Liver trauma

Dr Craig Hacking and Dr Henry Knipe et al.

The liver is one of the most frequently damaged organs in blunt trauma, and liver trauma is associated with a significant mortality rate.

In blunt abdominal trauma, the liver is injured ~5% (range 1-10%) of the time 1,3.

Patients can present with right upper quadrant pain, right shoulder tip pain (from diaphragmatic irritation), hypotension and shock 3.

The mechanism for liver trauma can be from blunt (e.g. motor vehicle collision, fall, direct blow, etc.) or penetrating trauma (e.g. gunshot, stabbing). It can also be iatrogenic (e.g. percutaneous liver biopsy).

Most (~80%) of liver injuries are minor (grades I to III). There is a range of injuries:

  • laceration (most common)
  • haematoma - subcapsular or intraparenchymal
  • active haemorrhage
  • major hepatic vein injury
  • AV fistula

Approximately 80% of the liver injuries are associated with other abdominal injuries 1,3.

Within the liver:

  • lacerations that extend to the porta hepatis increase the risk bile duct injuries, particular delayed biliary complications 8
  • lacerations that involve a hepatic vein are associated with increased risk of arterial injury and need for operative management 8
  • although not an injury, periportal edema can be seen associated with liver injuries as patients with higher grade injuries will have received aggressive fluid resuscitation

Outside the liver (known as secondary signs):

Elevated liver transaminases (ALT/AST) is 100% specific and ~93% sensitive in predicting liver injuries 4,6.

CT is the investigation of choice for evaluating for liver trauma. It is ~95% sensitive and 99% specific for detecting liver injuries 5.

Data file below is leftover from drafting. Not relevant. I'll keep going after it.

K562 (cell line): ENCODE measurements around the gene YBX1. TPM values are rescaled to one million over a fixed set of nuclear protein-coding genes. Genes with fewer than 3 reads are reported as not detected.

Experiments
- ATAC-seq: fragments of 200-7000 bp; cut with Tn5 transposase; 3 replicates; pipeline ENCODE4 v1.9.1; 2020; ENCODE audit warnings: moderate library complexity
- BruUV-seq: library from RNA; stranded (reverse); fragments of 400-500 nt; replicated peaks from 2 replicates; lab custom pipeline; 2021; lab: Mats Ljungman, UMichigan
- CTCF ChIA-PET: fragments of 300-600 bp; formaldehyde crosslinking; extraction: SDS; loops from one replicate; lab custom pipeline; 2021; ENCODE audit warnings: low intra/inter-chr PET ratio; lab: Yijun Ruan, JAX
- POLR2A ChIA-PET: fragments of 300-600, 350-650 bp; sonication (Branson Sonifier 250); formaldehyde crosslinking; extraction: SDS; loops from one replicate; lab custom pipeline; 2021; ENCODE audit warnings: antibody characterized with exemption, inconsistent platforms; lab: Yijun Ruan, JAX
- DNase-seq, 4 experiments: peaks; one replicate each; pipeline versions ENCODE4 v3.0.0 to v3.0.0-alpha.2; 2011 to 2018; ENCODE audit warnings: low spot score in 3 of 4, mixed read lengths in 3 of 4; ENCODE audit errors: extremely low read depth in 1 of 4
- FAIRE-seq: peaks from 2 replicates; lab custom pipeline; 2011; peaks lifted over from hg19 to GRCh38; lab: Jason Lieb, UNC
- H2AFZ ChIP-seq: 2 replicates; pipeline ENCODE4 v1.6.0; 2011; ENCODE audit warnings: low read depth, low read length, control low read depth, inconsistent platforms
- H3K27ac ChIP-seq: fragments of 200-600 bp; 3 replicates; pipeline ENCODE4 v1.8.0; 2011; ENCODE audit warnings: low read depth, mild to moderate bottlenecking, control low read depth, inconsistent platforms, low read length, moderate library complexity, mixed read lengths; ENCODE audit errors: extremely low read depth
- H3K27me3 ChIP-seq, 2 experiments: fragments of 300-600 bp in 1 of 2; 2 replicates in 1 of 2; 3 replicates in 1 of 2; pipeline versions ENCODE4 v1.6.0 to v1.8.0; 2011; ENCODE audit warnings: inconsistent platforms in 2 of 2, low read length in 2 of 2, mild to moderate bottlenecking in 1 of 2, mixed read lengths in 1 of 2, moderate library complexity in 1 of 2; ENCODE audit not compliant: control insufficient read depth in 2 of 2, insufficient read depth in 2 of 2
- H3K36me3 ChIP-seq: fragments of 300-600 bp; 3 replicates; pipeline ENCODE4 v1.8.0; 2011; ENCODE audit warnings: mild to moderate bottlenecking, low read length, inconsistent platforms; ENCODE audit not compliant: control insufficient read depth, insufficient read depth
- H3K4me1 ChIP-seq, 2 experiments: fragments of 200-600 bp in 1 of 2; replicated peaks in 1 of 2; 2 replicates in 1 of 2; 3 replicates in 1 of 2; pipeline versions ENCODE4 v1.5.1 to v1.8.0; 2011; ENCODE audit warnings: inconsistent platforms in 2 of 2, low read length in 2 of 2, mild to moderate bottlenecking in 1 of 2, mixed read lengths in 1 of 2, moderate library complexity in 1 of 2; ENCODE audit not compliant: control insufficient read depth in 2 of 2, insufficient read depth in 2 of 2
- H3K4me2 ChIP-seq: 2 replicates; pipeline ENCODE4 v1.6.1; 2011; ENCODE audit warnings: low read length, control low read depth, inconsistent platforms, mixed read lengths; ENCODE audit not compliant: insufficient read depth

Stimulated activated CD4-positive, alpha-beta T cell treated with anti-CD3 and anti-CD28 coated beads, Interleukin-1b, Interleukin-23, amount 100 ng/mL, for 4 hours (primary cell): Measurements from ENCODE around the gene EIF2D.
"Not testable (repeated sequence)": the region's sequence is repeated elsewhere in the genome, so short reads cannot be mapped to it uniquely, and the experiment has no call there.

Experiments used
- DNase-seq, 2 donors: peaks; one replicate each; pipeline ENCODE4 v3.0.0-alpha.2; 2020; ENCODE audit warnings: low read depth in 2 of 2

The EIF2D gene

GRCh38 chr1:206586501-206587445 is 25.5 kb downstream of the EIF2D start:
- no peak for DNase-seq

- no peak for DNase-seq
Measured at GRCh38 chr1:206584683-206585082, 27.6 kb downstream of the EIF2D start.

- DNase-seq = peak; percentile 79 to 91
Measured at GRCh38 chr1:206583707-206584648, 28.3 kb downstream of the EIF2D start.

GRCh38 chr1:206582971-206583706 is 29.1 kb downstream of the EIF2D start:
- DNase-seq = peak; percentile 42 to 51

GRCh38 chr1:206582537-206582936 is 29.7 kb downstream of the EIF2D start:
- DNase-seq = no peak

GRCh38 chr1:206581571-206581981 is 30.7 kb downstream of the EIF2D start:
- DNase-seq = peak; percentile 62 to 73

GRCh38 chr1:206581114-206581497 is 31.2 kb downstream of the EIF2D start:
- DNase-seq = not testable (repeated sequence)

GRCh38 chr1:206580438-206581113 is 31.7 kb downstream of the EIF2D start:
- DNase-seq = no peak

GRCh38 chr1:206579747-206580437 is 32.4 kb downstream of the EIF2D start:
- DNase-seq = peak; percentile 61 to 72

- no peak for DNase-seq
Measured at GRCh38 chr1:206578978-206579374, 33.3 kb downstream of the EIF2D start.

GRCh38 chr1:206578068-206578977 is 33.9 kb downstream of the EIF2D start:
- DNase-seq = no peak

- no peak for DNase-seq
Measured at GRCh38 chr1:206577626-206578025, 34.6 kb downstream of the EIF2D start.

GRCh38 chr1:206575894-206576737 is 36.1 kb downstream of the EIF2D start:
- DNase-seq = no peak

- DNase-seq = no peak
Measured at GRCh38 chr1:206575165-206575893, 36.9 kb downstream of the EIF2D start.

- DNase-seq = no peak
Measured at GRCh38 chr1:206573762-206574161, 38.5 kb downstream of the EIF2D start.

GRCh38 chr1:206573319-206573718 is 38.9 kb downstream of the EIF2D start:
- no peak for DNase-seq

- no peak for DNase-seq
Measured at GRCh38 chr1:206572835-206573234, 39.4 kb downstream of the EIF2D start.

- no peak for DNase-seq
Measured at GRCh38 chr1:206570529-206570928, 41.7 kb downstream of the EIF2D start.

• lacerations appear as irregular linear/branching areas of hypoattenuation
  • haematomas appear as a hypodensity between the liver and its capsule (and can be differentiated from intra-peritoneal haematoma as these distort the liver architecture) or can be intraparenchymal
  • acute haematomas/haemorrhage are typically hyperdense (40-60HU) compared to normal liver parenchyma
  • muscular diaphragmatic slips may simulate a peripheral laceration but are smoother, non-branching and of muscle density when compared to a laceration

If the liver is diffusely hypoattenuating, such as seen in steatosis, lacerations and haematomata may be more subtle to diagnose 8. Secondary signs should help.

See main article liver injury grading for more details.

Several mimics of liver lacerations and haematomata exist, and include 8:

  • focal fat infiltration
  • unenhanced aberrant portal or hepatic veins
  • congenital fissures and clefts: typically fat density, and in usualy locations
  • diaphragmatic slips or eventration: identifiable on coronal images
  • pre-existing liver lesions

Most (>80%) of liver injuries can be treated non-surgically, and in blunt trauma relies on haemodynamic stability rather than a grade of injury 4-5. There is a significant mortality rate of ~8% (range 4.1-11.7%) associated with liver trauma 1. Complications are reported in ~20% of cases of non-operatively treated liver trauma 7:

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Article information

rID: 26319
Section: Gamuts
Synonyms or Alternate Spellings:
  • Hepatic haematoma
  • Liver laceration
  • Hepatic trauma
  • Traumatic liver injuries
  • Liver haematoma
  • Hepatic laceration
  • Liver injury
  • Hepatic liver injury
  • Traumatic liver injury

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Cases and figures

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    Figure 1: injury grading diagrams
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    Case 1: liver laceration (gross pathology)
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    Liver lacerations...
    Case 2: with grade V renal injury
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    Case 3: grade IV liver laceration
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    Case 4: iatrogenic AF fistula
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    Case 5: laceration on ultrasound
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    Heterogeneous ech...
    Case 6: liver contusion with adrenal trauma
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    Case 7: post gun shot injury
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    Case 8: chronic subcapsular haematoma
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    Case 9
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    Case 10: liver laceration with rib fractures and pneumothorax
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